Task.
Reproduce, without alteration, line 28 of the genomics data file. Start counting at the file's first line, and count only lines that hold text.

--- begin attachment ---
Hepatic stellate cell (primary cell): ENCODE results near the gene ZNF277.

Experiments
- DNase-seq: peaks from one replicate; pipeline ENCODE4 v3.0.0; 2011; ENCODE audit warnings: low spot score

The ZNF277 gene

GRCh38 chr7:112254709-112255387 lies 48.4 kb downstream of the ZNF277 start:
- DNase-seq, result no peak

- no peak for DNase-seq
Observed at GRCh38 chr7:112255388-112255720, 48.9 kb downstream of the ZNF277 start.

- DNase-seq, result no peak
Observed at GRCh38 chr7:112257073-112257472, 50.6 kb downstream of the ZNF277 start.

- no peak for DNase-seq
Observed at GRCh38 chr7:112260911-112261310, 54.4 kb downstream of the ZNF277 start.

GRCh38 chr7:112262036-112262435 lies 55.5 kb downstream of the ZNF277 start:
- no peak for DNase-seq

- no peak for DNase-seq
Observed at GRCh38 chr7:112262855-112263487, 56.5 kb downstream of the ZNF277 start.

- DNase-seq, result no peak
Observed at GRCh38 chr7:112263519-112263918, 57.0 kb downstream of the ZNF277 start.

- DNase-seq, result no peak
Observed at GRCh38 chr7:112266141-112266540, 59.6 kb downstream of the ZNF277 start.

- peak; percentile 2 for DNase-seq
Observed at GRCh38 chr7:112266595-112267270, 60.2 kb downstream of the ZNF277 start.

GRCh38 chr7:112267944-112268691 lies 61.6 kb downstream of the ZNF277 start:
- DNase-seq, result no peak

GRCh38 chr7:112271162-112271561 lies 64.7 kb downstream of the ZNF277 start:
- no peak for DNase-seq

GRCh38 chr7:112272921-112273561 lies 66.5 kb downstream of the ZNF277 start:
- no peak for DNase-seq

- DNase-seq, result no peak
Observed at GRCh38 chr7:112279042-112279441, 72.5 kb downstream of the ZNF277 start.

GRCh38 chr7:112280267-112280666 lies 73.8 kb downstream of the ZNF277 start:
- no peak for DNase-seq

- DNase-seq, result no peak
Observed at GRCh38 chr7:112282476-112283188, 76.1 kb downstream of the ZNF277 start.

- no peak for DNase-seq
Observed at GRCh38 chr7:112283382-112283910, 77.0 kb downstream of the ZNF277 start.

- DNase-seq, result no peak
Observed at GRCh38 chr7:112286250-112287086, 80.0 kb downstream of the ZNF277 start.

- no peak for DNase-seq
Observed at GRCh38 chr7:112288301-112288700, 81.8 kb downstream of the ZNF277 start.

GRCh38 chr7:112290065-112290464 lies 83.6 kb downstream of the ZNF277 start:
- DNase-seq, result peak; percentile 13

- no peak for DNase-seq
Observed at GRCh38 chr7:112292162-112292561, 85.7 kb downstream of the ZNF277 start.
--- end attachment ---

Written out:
- no peak for DNase-seq